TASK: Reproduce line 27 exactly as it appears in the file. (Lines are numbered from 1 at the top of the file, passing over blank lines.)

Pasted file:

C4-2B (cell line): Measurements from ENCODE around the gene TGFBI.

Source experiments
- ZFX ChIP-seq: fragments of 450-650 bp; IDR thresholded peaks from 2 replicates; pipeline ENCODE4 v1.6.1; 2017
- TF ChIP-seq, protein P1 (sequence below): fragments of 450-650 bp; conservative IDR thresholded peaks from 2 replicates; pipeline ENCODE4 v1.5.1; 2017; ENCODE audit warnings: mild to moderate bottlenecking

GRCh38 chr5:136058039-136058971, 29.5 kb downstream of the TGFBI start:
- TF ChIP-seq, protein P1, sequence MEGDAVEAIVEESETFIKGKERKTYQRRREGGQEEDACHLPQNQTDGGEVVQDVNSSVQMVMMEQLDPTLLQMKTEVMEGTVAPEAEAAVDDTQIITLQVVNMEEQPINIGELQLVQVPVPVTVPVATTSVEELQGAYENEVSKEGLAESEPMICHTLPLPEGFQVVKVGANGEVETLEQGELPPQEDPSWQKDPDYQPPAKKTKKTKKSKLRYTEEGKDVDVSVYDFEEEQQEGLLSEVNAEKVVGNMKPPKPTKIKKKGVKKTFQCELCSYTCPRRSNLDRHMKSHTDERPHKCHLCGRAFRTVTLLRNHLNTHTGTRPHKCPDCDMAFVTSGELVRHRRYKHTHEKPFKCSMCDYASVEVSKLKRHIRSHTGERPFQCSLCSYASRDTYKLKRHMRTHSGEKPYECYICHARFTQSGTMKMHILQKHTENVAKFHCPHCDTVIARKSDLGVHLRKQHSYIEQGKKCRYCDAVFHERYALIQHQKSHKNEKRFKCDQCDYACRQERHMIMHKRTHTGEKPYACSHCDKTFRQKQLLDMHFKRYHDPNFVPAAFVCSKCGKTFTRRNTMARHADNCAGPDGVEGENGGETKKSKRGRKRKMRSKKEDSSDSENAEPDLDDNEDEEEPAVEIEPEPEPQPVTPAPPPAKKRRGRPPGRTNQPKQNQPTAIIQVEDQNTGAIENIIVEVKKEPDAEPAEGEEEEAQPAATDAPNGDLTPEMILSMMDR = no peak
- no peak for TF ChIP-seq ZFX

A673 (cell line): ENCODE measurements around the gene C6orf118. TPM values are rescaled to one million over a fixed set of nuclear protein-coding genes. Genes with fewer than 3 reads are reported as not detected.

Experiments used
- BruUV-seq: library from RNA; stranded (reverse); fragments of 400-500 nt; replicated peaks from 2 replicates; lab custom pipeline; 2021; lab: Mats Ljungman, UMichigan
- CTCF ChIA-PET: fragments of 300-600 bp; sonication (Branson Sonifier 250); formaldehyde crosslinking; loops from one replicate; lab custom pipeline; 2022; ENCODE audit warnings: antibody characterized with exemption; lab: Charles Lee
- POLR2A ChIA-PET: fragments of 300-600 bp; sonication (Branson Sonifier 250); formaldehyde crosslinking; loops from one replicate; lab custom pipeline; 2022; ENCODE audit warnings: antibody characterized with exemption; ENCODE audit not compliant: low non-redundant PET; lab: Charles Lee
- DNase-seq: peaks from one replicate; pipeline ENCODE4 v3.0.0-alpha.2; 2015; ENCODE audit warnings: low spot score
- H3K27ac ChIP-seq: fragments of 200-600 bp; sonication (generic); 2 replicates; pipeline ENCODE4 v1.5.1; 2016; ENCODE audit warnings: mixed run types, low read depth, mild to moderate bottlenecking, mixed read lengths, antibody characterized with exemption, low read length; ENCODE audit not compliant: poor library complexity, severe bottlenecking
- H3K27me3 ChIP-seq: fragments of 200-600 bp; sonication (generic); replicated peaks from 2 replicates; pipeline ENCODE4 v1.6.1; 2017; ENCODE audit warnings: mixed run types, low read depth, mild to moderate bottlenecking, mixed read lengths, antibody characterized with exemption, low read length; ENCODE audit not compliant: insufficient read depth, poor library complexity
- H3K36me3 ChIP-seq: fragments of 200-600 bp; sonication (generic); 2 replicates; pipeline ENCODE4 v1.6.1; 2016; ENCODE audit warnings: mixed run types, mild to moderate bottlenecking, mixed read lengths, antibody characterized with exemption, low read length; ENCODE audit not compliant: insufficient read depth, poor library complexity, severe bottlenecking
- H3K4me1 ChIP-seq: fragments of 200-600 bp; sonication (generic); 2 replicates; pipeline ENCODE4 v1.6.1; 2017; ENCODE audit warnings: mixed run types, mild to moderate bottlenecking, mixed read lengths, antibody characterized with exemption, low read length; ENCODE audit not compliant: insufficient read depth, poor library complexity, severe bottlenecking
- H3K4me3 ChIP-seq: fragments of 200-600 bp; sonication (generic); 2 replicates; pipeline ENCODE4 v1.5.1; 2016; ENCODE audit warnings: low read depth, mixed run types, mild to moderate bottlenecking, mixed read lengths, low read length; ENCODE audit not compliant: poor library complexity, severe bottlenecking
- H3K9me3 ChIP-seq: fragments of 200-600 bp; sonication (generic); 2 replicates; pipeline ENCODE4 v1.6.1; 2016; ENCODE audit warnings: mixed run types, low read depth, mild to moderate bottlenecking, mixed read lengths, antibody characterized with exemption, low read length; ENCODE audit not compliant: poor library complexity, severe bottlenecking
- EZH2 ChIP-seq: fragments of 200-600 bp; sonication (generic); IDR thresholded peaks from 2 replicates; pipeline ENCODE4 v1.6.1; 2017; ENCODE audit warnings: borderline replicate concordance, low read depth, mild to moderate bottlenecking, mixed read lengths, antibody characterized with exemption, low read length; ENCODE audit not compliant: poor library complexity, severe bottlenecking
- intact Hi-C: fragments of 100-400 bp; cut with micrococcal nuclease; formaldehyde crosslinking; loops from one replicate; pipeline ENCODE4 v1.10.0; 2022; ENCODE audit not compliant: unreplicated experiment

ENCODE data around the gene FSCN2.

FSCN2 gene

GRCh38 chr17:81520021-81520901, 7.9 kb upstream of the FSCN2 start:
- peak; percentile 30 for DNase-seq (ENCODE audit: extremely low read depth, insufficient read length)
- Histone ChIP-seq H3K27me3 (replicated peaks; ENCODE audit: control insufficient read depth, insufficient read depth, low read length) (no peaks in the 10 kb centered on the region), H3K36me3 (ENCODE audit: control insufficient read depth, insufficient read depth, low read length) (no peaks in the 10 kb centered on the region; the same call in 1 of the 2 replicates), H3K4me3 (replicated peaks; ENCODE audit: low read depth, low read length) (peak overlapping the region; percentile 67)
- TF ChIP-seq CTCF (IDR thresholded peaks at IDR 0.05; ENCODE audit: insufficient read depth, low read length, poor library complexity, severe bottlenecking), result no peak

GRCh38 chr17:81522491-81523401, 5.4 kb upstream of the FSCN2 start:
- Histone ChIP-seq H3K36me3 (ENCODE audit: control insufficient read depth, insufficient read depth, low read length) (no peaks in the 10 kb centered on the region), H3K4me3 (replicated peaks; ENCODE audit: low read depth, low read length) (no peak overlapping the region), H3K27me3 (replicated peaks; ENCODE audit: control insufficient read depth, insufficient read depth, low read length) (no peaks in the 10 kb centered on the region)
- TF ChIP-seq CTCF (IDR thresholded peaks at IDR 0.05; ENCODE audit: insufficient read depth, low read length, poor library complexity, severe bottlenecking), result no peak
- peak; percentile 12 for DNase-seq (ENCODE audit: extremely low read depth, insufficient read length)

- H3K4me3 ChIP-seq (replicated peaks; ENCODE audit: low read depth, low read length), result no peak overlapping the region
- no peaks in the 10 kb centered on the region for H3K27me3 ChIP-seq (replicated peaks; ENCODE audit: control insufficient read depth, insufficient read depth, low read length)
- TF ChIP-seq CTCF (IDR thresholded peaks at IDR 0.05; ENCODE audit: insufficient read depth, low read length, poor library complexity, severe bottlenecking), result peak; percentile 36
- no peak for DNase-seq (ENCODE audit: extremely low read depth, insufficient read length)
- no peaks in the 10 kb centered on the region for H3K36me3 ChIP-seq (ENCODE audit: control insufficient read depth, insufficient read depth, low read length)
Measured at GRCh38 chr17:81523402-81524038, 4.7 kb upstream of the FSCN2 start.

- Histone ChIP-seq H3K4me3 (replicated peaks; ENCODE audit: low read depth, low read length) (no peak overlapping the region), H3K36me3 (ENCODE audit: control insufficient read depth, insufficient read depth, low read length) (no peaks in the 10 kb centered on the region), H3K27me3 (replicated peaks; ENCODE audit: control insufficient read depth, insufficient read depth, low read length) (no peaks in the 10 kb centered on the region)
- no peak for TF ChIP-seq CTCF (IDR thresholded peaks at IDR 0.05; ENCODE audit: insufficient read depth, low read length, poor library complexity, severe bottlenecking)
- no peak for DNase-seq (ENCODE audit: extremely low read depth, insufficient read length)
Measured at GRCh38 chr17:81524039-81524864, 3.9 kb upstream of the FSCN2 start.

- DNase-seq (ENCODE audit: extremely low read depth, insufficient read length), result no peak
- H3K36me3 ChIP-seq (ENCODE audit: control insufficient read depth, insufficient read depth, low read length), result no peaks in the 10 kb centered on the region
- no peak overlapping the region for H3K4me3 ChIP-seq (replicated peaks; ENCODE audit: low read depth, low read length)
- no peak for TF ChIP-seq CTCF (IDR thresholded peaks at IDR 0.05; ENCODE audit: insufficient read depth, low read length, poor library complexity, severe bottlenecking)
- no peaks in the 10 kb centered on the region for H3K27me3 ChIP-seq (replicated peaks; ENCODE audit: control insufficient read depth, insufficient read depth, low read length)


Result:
- TF ChIP-seq CTCF (IDR thresholded peaks at IDR 0.05; ENCODE audit: insufficient read depth, low read length, poor library complexity, severe bottlenecking), result no peak